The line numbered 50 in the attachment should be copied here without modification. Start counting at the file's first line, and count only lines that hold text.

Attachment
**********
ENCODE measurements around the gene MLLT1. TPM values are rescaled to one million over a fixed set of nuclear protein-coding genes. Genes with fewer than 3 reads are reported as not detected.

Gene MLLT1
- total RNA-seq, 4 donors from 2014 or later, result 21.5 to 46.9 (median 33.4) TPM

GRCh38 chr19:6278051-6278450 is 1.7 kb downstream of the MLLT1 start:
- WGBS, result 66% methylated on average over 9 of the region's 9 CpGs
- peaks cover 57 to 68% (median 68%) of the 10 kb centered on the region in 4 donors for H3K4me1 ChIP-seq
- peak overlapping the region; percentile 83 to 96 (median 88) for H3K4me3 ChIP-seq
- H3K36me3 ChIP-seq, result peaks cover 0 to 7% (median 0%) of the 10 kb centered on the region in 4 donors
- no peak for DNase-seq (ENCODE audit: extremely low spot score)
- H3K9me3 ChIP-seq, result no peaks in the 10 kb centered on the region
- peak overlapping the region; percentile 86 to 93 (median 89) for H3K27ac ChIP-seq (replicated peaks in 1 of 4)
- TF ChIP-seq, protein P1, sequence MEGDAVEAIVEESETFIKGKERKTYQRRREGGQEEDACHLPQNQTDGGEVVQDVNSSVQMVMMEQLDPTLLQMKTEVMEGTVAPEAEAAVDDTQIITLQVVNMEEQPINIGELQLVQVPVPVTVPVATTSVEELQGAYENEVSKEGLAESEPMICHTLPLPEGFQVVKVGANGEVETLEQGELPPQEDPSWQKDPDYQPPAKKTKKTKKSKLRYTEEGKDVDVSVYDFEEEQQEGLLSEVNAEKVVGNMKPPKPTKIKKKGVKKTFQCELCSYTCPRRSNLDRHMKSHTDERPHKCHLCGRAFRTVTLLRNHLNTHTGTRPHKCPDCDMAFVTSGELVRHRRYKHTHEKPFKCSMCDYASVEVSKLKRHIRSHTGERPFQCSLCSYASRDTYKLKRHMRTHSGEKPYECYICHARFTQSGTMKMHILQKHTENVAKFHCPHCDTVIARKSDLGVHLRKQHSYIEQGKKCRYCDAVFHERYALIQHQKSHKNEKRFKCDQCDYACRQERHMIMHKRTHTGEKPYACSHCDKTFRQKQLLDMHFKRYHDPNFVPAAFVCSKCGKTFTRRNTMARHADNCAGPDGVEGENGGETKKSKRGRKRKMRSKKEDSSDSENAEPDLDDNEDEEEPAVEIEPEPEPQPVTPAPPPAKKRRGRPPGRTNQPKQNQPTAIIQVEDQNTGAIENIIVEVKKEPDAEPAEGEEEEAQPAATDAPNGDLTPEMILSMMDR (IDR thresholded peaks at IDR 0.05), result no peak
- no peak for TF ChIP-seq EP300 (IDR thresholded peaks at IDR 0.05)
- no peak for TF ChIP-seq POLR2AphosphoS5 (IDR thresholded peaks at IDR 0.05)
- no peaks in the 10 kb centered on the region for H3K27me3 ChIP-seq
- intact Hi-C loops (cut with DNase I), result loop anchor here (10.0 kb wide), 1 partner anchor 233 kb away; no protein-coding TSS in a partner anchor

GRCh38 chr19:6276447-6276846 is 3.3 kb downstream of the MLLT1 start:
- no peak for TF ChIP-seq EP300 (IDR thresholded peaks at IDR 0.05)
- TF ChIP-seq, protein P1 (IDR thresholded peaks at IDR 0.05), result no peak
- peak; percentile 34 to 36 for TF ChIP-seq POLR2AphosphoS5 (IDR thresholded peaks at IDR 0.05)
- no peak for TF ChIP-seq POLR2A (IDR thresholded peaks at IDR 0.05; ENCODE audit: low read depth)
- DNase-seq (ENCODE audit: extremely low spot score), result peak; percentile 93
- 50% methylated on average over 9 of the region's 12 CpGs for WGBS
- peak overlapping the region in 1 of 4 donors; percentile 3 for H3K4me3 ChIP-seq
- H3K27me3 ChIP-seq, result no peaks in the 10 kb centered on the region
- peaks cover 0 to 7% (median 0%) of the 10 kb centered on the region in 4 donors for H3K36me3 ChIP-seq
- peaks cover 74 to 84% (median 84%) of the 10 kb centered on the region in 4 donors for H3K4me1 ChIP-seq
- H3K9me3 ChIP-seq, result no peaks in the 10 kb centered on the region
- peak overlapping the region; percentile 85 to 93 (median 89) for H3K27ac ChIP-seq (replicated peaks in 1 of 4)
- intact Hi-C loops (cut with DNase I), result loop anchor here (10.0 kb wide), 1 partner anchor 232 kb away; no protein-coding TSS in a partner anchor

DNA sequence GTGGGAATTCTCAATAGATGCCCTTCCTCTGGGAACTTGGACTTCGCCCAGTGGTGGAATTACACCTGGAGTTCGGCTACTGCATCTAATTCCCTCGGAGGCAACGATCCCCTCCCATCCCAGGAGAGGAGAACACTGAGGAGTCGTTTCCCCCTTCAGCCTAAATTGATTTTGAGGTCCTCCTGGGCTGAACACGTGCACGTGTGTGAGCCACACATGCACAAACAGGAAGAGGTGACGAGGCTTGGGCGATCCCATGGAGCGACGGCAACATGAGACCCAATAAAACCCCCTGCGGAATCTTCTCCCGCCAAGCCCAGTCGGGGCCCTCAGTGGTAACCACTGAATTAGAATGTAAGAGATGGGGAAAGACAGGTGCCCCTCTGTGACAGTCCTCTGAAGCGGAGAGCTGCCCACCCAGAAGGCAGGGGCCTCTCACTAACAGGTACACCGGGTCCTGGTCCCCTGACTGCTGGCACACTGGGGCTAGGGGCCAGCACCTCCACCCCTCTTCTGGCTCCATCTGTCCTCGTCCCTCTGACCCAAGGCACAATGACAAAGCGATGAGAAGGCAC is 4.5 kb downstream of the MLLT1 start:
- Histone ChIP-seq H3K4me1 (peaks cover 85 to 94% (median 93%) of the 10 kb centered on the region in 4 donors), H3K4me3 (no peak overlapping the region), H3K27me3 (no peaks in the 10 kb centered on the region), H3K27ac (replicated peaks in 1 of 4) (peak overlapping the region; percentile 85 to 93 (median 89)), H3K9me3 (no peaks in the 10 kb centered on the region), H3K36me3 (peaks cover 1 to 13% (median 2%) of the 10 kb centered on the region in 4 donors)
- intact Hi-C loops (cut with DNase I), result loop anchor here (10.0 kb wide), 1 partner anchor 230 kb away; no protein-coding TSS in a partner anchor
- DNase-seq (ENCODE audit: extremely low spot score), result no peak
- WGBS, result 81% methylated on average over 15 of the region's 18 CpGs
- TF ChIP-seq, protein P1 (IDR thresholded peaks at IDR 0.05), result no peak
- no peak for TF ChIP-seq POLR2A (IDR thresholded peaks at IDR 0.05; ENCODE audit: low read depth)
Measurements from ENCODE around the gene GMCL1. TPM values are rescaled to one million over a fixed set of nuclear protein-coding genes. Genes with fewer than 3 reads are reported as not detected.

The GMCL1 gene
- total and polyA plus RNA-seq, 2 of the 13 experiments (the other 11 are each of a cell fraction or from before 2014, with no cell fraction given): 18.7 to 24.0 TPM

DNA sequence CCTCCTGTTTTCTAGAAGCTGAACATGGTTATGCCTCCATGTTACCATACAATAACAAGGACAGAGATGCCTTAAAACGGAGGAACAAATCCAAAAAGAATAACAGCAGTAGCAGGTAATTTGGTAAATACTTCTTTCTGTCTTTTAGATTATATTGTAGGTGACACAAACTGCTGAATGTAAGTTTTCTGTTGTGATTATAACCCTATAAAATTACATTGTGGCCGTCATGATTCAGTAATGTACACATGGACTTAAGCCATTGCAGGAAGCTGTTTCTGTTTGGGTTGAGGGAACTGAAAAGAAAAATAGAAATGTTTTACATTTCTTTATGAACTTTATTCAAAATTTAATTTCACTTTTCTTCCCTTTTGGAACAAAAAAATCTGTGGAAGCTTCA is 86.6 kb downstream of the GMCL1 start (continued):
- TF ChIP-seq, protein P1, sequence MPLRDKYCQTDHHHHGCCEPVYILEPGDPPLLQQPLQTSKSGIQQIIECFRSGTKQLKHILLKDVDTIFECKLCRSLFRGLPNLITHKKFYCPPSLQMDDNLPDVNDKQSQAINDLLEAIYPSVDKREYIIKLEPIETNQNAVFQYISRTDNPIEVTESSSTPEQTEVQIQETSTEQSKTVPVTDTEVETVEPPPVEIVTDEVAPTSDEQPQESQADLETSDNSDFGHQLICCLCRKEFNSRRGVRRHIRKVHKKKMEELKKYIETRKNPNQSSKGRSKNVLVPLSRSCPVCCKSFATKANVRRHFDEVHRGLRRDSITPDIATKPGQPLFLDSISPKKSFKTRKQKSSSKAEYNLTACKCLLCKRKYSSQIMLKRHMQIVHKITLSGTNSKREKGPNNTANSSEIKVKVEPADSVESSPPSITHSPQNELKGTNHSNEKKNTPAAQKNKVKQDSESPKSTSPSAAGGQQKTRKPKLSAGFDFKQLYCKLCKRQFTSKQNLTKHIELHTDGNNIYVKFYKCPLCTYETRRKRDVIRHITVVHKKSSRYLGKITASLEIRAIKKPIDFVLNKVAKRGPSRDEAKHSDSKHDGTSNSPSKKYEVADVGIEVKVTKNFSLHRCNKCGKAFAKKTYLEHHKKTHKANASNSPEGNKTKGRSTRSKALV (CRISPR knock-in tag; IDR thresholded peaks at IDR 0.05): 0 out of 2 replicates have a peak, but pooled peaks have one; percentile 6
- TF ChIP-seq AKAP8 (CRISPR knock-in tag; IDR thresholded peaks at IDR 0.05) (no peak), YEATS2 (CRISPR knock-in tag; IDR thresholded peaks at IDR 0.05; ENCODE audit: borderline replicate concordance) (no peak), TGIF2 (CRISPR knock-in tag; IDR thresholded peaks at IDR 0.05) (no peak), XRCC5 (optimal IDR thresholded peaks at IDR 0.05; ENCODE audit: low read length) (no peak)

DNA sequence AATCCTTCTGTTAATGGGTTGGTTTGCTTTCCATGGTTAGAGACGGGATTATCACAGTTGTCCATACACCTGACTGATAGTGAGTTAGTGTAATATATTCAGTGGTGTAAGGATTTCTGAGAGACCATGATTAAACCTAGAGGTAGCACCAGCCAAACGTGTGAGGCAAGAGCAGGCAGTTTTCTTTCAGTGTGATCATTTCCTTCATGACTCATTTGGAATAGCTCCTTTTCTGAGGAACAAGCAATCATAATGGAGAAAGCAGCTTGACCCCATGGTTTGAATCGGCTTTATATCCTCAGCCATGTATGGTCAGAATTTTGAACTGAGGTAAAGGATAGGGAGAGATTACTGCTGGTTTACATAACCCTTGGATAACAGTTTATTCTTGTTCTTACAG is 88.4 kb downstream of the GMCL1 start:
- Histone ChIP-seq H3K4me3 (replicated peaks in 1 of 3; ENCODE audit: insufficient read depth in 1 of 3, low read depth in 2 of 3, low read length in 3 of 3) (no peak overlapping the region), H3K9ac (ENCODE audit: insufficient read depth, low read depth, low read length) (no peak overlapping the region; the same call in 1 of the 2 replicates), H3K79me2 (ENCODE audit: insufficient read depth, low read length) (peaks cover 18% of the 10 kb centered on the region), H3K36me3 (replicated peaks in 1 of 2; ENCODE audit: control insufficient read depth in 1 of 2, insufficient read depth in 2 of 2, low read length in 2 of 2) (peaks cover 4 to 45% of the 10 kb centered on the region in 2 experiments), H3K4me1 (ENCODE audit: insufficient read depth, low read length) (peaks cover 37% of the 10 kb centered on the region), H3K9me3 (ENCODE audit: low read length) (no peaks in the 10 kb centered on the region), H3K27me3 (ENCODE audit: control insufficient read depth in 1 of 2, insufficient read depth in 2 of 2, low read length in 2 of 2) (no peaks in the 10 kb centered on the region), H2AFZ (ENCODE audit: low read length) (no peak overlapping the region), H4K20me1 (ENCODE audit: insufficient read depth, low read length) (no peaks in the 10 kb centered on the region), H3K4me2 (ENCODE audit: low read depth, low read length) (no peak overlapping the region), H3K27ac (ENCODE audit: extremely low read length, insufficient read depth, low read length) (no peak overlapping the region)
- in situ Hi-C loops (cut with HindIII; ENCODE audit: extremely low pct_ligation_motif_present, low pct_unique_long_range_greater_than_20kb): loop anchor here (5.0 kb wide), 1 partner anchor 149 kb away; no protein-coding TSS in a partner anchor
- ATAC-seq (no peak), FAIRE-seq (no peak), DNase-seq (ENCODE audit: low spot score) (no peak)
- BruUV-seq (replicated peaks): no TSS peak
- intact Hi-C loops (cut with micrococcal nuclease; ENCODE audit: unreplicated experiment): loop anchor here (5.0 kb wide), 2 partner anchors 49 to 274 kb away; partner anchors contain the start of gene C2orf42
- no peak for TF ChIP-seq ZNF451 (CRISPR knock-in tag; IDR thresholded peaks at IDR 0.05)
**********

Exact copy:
- no peak for TF ChIP-seq ZNF451 (CRISPR knock-in tag; IDR thresholded peaks at IDR 0.05)